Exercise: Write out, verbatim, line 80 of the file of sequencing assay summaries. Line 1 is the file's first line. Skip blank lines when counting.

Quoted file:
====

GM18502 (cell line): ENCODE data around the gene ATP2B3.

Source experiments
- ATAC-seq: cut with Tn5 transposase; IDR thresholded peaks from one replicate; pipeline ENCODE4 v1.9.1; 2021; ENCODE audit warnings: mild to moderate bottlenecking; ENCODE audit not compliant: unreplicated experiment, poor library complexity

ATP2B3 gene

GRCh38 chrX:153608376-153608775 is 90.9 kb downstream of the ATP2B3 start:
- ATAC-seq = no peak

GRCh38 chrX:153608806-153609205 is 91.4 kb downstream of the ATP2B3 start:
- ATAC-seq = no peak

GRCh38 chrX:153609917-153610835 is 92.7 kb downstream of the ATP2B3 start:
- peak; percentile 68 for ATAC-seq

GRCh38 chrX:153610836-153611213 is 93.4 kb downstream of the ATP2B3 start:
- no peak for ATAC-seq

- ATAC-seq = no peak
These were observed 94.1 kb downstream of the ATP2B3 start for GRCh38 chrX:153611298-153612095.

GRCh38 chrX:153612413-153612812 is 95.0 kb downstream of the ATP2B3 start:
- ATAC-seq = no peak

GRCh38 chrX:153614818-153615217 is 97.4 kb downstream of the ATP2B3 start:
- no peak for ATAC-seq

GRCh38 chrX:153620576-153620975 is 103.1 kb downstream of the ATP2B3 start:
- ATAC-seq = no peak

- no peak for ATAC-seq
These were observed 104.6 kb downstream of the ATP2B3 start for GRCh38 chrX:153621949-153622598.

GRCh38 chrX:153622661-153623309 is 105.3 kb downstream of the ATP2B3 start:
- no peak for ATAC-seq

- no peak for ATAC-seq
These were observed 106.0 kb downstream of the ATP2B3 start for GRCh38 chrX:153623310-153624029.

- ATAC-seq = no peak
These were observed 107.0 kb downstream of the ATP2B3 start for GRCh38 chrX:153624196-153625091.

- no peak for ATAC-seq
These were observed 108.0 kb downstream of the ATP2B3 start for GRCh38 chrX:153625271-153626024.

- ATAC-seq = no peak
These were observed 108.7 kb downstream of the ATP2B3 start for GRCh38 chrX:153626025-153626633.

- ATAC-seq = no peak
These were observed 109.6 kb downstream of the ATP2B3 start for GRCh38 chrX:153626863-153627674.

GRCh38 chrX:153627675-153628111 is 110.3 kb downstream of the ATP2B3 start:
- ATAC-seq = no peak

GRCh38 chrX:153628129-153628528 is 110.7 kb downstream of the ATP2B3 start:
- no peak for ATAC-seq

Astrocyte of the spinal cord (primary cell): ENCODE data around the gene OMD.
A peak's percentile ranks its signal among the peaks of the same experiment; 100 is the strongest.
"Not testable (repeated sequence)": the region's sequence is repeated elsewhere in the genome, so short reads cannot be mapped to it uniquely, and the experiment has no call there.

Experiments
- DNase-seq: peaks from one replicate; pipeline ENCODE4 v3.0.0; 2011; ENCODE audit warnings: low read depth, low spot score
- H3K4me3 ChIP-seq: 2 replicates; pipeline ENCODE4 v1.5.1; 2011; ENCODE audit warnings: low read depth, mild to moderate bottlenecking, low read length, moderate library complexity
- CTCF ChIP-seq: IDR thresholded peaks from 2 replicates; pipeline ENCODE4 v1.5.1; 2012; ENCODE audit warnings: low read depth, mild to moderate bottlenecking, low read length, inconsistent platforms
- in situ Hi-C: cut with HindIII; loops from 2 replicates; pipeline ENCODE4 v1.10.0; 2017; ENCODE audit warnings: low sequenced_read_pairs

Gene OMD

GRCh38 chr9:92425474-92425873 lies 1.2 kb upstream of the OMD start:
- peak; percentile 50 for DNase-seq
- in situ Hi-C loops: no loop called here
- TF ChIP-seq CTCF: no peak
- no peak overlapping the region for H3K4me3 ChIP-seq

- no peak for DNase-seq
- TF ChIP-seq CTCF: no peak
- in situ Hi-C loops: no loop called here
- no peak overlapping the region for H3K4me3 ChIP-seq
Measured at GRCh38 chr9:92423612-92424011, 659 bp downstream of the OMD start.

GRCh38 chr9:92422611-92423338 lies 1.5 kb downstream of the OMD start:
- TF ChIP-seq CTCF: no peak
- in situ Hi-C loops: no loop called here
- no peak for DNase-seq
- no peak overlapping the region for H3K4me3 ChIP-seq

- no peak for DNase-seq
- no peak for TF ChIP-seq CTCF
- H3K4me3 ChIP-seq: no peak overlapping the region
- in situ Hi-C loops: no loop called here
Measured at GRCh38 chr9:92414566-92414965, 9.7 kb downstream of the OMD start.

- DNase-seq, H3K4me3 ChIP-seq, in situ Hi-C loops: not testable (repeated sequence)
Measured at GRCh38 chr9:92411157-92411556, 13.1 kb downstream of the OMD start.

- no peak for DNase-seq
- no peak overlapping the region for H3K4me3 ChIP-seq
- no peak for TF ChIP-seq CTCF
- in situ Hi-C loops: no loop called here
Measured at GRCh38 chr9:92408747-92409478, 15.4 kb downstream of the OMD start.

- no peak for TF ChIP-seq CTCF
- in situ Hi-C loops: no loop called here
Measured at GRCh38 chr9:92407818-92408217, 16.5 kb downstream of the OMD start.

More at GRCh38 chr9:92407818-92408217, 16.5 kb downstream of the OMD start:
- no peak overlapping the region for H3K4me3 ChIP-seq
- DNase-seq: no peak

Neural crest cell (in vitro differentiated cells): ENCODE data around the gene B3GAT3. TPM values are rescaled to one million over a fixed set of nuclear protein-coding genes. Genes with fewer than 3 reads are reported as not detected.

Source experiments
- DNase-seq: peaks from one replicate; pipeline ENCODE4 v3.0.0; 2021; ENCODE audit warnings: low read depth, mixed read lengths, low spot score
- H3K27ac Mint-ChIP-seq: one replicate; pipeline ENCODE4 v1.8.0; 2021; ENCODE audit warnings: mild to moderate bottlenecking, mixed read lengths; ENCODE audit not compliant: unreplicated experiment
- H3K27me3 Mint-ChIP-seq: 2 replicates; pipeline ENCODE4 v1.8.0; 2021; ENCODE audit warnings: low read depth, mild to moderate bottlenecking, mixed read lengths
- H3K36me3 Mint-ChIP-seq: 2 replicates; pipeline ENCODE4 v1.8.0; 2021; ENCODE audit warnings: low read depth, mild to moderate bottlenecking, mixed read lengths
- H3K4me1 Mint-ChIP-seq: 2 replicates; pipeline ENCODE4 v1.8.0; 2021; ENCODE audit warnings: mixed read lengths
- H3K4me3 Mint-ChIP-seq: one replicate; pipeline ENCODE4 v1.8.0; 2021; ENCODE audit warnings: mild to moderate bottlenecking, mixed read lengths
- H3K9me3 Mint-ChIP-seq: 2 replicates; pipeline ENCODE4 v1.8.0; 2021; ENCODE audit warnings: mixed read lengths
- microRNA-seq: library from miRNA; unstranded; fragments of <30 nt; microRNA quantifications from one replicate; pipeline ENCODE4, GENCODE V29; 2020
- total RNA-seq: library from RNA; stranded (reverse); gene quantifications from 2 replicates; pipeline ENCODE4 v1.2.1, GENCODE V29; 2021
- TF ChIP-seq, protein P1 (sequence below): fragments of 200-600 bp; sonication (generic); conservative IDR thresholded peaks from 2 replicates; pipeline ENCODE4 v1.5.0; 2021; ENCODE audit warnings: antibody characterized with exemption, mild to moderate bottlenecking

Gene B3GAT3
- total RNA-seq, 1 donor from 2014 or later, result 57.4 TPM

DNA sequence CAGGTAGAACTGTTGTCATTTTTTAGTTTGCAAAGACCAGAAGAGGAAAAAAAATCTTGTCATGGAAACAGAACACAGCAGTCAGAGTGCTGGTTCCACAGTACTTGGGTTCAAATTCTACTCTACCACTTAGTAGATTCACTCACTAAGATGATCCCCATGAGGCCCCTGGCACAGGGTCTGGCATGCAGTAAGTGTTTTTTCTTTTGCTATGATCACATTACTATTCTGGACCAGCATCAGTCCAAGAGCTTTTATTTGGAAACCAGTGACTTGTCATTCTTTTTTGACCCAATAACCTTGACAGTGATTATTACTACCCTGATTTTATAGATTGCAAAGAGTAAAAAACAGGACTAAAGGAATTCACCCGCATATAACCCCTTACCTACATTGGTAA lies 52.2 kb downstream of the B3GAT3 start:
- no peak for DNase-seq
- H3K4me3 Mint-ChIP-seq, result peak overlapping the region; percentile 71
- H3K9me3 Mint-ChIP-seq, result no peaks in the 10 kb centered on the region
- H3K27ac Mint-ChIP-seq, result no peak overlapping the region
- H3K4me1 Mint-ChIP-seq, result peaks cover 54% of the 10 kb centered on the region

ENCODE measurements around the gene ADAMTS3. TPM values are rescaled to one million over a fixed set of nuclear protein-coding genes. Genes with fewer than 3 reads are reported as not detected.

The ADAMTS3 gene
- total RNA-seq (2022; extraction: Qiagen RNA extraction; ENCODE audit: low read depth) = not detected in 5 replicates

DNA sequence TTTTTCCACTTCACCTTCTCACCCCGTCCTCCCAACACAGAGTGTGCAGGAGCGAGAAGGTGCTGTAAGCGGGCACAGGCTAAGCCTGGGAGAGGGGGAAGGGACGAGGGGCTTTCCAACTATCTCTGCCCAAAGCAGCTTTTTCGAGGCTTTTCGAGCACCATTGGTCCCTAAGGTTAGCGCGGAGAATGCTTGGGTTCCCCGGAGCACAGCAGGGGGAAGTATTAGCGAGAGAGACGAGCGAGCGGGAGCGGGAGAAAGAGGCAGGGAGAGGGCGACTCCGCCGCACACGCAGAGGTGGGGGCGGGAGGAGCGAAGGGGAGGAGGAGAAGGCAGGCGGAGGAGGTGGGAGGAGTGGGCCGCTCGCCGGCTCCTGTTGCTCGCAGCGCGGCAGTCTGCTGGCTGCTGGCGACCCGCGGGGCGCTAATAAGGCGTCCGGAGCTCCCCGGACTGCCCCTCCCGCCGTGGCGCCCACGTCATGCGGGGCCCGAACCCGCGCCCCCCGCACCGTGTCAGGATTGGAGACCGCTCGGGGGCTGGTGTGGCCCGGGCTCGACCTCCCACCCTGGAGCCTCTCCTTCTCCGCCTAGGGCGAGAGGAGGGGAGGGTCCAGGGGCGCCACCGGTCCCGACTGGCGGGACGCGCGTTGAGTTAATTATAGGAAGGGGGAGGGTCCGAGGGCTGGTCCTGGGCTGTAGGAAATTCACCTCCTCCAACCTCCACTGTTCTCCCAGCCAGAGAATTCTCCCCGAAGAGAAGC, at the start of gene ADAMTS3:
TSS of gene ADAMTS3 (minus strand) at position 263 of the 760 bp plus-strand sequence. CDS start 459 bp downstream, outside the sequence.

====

- DNase-seq: no peak